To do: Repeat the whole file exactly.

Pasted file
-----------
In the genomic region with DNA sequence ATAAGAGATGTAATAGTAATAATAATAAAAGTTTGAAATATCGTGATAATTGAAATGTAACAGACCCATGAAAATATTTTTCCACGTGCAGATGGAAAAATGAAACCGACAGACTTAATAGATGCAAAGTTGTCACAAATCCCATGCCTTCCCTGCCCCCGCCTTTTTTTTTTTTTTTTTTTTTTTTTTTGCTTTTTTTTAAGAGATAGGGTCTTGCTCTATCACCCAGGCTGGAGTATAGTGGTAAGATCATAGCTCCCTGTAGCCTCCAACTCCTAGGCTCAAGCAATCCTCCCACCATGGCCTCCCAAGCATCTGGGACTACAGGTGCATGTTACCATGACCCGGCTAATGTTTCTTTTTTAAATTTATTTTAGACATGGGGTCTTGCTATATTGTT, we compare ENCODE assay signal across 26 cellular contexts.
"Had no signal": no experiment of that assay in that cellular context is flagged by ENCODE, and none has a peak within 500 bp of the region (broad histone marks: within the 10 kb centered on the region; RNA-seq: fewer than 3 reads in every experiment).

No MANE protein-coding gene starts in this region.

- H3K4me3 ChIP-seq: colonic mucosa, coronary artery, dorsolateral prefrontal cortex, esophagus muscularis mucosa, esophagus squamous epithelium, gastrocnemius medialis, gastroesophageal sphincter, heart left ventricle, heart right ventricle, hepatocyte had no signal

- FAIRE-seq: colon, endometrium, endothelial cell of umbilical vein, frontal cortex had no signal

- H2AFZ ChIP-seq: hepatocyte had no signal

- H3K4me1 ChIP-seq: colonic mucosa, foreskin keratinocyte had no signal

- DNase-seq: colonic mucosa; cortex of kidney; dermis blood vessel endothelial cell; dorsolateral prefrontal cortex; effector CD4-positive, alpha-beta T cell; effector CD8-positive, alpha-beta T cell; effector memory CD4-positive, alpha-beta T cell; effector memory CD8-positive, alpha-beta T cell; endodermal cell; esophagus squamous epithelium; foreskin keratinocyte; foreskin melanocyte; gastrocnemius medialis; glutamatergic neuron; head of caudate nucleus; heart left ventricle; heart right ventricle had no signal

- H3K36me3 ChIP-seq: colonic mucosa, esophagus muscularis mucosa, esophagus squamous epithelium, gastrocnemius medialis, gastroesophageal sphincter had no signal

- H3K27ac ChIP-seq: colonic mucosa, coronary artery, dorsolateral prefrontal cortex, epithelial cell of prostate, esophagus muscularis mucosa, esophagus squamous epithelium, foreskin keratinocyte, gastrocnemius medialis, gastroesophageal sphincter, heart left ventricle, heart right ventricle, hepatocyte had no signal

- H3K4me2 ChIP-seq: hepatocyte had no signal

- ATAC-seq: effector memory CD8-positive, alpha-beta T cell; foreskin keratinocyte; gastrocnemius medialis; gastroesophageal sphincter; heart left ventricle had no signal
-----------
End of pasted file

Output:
In the genomic region with DNA sequence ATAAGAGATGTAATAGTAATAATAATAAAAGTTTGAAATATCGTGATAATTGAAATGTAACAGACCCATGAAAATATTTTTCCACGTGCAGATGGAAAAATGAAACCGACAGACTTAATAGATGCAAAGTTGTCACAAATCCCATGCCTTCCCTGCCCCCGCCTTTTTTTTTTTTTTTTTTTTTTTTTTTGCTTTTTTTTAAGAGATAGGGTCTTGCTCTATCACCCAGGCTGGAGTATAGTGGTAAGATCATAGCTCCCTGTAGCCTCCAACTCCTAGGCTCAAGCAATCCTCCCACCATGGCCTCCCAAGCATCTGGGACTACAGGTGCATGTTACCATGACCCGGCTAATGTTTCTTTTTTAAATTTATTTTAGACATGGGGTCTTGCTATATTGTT, we compare ENCODE assay signal across 26 cellular contexts.
"Had no signal": no experiment of that assay in that cellular context is flagged by ENCODE, and none has a peak within 500 bp of the region (broad histone marks: within the 10 kb centered on the region; RNA-seq: fewer than 3 reads in every experiment).

No MANE protein-coding gene starts in this region.

- H3K4me3 ChIP-seq: colonic mucosa, coronary artery, dorsolateral prefrontal cortex, esophagus muscularis mucosa, esophagus squamous epithelium, gastrocnemius medialis, gastroesophageal sphincter, heart left ventricle, heart right ventricle, hepatocyte had no signal

- FAIRE-seq: colon, endometrium, endothelial cell of umbilical vein, frontal cortex had no signal

- H2AFZ ChIP-seq: hepatocyte had no signal

- H3K4me1 ChIP-seq: colonic mucosa, foreskin keratinocyte had no signal

- DNase-seq: colonic mucosa; cortex of kidney; dermis blood vessel endothelial cell; dorsolateral prefrontal cortex; effector CD4-positive, alpha-beta T cell; effector CD8-positive, alpha-beta T cell; effector memory CD4-positive, alpha-beta T cell; effector memory CD8-positive, alpha-beta T cell; endodermal cell; esophagus squamous epithelium; foreskin keratinocyte; foreskin melanocyte; gastrocnemius medialis; glutamatergic neuron; head of caudate nucleus; heart left ventricle; heart right ventricle had no signal

- H3K36me3 ChIP-seq: colonic mucosa, esophagus muscularis mucosa, esophagus squamous epithelium, gastrocnemius medialis, gastroesophageal sphincter had no signal

- H3K27ac ChIP-seq: colonic mucosa, coronary artery, dorsolateral prefrontal cortex, epithelial cell of prostate, esophagus muscularis mucosa, esophagus squamous epithelium, foreskin keratinocyte, gastrocnemius medialis, gastroesophageal sphincter, heart left ventricle, heart right ventricle, hepatocyte had no signal

- H3K4me2 ChIP-seq: hepatocyte had no signal

- ATAC-seq: effector memory CD8-positive, alpha-beta T cell; foreskin keratinocyte; gastrocnemius medialis; gastroesophageal sphincter; heart left ventricle had no signal